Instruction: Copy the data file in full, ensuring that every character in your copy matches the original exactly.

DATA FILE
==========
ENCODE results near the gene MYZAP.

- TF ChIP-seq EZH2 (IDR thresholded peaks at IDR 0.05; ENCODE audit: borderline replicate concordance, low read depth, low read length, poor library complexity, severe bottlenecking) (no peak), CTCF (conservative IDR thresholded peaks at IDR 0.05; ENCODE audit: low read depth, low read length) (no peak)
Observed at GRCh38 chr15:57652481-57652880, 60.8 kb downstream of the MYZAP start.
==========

ENCODE results near the gene MYZAP.

- TF ChIP-seq EZH2 (IDR thresholded peaks at IDR 0.05; ENCODE audit: borderline replicate concordance, low read depth, low read length, poor library complexity, severe bottlenecking) (no peak), CTCF (conservative IDR thresholded peaks at IDR 0.05; ENCODE audit: low read depth, low read length) (no peak)
Observed at GRCh38 chr15:57652481-57652880, 60.8 kb downstream of the MYZAP start.